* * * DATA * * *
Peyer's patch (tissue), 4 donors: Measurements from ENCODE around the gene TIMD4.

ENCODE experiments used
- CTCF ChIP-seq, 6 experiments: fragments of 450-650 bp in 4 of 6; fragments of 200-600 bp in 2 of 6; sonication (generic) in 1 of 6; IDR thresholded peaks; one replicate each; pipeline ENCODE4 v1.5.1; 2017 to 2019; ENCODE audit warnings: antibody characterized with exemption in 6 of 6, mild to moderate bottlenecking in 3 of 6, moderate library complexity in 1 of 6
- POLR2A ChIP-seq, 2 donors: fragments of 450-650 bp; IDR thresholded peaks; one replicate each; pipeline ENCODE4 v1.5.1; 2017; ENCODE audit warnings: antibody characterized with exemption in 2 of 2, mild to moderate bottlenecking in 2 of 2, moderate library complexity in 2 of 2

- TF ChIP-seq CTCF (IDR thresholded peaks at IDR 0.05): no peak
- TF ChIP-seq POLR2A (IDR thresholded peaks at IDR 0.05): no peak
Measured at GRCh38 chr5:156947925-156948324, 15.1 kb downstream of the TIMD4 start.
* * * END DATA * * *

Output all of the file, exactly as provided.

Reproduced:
Peyer's patch (tissue), 4 donors: Measurements from ENCODE around the gene TIMD4.

ENCODE experiments used
- CTCF ChIP-seq, 6 experiments: fragments of 450-650 bp in 4 of 6; fragments of 200-600 bp in 2 of 6; sonication (generic) in 1 of 6; IDR thresholded peaks; one replicate each; pipeline ENCODE4 v1.5.1; 2017 to 2019; ENCODE audit warnings: antibody characterized with exemption in 6 of 6, mild to moderate bottlenecking in 3 of 6, moderate library complexity in 1 of 6
- POLR2A ChIP-seq, 2 donors: fragments of 450-650 bp; IDR thresholded peaks; one replicate each; pipeline ENCODE4 v1.5.1; 2017; ENCODE audit warnings: antibody characterized with exemption in 2 of 2, mild to moderate bottlenecking in 2 of 2, moderate library complexity in 2 of 2

- TF ChIP-seq CTCF (IDR thresholded peaks at IDR 0.05): no peak
- TF ChIP-seq POLR2A (IDR thresholded peaks at IDR 0.05): no peak
Measured at GRCh38 chr5:156947925-156948324, 15.1 kb downstream of the TIMD4 start.